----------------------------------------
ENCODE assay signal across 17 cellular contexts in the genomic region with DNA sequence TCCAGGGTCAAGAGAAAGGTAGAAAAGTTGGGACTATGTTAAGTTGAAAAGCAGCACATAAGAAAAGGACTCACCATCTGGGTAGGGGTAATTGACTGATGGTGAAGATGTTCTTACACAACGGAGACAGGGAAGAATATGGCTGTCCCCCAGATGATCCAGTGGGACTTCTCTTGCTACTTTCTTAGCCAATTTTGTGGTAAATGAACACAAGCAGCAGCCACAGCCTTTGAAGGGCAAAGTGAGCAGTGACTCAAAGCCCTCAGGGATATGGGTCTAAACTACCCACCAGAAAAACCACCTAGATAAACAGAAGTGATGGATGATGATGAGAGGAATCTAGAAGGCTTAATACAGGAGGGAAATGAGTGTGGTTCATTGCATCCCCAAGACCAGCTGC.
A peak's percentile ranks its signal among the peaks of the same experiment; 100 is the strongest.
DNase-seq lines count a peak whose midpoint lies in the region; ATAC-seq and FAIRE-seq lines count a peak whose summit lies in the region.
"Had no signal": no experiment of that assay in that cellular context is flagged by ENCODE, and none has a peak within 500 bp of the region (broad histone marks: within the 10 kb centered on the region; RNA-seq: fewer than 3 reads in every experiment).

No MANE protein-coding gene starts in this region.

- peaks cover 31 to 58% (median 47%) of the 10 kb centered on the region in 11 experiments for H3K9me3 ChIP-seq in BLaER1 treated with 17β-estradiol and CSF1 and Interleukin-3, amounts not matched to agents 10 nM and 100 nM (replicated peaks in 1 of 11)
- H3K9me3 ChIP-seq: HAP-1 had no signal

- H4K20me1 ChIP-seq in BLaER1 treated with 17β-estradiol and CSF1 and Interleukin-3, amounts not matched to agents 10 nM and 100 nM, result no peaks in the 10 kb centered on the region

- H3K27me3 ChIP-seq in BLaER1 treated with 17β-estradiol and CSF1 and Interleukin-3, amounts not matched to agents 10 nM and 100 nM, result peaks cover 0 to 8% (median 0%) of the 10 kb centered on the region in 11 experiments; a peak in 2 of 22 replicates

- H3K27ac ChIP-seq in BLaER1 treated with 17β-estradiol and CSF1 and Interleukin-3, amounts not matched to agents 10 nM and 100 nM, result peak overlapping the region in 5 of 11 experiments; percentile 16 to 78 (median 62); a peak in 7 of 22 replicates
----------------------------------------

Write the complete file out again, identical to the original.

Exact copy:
ENCODE assay signal across 17 cellular contexts in the genomic region with DNA sequence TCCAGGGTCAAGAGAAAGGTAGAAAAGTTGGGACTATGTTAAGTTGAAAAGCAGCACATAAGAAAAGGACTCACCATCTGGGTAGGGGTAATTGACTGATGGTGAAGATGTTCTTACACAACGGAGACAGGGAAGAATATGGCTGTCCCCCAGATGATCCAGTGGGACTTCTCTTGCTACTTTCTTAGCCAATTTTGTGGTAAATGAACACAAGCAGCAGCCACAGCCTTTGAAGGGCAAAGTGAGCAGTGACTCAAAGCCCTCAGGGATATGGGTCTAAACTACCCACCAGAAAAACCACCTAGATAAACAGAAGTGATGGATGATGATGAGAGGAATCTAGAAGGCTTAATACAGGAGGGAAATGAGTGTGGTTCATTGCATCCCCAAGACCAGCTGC.
A peak's percentile ranks its signal among the peaks of the same experiment; 100 is the strongest.
DNase-seq lines count a peak whose midpoint lies in the region; ATAC-seq and FAIRE-seq lines count a peak whose summit lies in the region.
"Had no signal": no experiment of that assay in that cellular context is flagged by ENCODE, and none has a peak within 500 bp of the region (broad histone marks: within the 10 kb centered on the region; RNA-seq: fewer than 3 reads in every experiment).

No MANE protein-coding gene starts in this region.

- peaks cover 31 to 58% (median 47%) of the 10 kb centered on the region in 11 experiments for H3K9me3 ChIP-seq in BLaER1 treated with 17β-estradiol and CSF1 and Interleukin-3, amounts not matched to agents 10 nM and 100 nM (replicated peaks in 1 of 11)
- H3K9me3 ChIP-seq: HAP-1 had no signal

- H4K20me1 ChIP-seq in BLaER1 treated with 17β-estradiol and CSF1 and Interleukin-3, amounts not matched to agents 10 nM and 100 nM, result no peaks in the 10 kb centered on the region

- H3K27me3 ChIP-seq in BLaER1 treated with 17β-estradiol and CSF1 and Interleukin-3, amounts not matched to agents 10 nM and 100 nM, result peaks cover 0 to 8% (median 0%) of the 10 kb centered on the region in 11 experiments; a peak in 2 of 22 replicates

- H3K27ac ChIP-seq in BLaER1 treated with 17β-estradiol and CSF1 and Interleukin-3, amounts not matched to agents 10 nM and 100 nM, result peak overlapping the region in 5 of 11 experiments; percentile 16 to 78 (median 62); a peak in 7 of 22 replicates